Mercy Hospital is coming along nicely. The replacement chapter is about 8,000 or so words from being completed. Then I have to send the manuscripts back out for further editing. So for the rest of this series, I’m keeping the answers short so I can focus on my writing.

When I tell people I’m a writer, I typically get a slew of questions. Aside from “are you published?” (yes) and “where can I buy your books” (here), I’m tackling the most common ones that people seem to like to ask me, how I feel about those questions, and which ones you should never ask of any writer.

  1. Where do you get your ideas?
  2. How much money do you make?
  3. What’s your writing/book/short story about?
  4. What is your writing process like?
  5. I want to write a book about [x]. How do I do it?
  6. Do you ever get writer’s block?
  7. Why do you write horror? What’s wrong with you?
  8. Why don’t you write like Harry Potter novels or something? Those make lots of money.

The simple answer is this: you sit your ass down at your keyboard and start typing.

The longer answer is this: if you don’t know how to do it, you might not want to bother trying. Writing is work. If it’s a form of work that you love, then it won’t feel so grueling. But if you’re just dabbling in writing or don’t care to revise your work six, seven, or eight times, don’t waste your time in the delusion that one draft and bam you’re published.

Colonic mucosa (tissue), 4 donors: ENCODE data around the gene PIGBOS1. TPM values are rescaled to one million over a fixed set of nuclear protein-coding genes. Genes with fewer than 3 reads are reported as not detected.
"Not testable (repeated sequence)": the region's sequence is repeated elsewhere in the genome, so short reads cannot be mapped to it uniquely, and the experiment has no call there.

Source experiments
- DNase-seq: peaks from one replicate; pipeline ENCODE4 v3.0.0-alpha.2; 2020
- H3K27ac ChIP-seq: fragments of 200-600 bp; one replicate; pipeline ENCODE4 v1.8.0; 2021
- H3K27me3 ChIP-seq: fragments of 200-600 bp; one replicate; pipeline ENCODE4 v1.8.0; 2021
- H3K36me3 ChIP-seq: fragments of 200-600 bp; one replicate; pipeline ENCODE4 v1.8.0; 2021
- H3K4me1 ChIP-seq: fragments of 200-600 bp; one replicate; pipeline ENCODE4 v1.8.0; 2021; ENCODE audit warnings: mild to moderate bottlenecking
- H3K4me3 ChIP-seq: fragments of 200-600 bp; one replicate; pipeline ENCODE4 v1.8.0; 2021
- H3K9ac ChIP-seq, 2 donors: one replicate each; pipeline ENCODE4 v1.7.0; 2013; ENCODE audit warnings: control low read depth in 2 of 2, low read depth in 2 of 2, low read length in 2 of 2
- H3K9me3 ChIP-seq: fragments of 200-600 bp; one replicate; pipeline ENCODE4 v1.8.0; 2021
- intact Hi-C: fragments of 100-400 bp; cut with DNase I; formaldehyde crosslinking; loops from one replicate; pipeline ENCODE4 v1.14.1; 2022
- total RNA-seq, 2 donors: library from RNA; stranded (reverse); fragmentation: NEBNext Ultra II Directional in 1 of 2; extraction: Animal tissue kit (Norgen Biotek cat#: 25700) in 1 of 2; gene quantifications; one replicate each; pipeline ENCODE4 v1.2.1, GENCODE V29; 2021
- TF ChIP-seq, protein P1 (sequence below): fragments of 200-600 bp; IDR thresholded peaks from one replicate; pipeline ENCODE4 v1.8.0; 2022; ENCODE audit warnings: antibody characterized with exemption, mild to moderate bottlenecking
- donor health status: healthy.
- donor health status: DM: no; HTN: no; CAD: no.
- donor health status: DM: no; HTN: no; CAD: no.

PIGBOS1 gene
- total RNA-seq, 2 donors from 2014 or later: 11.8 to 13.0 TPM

You need to be familiar with your genre, to know the basics of its form, etc.

I could go on a long time about how to write a book, and it would help, but unless you’re willing to put in the work, just walk away. Don’t set yourself up for disappointment.

Asking this of a writer you just meet is like asking for a full and expensive mentoring session in just the small space of time you have with this person. Unless you intend to hire that writer as your mentor, please don’t ask this question.

Moving on… I have a book to write.


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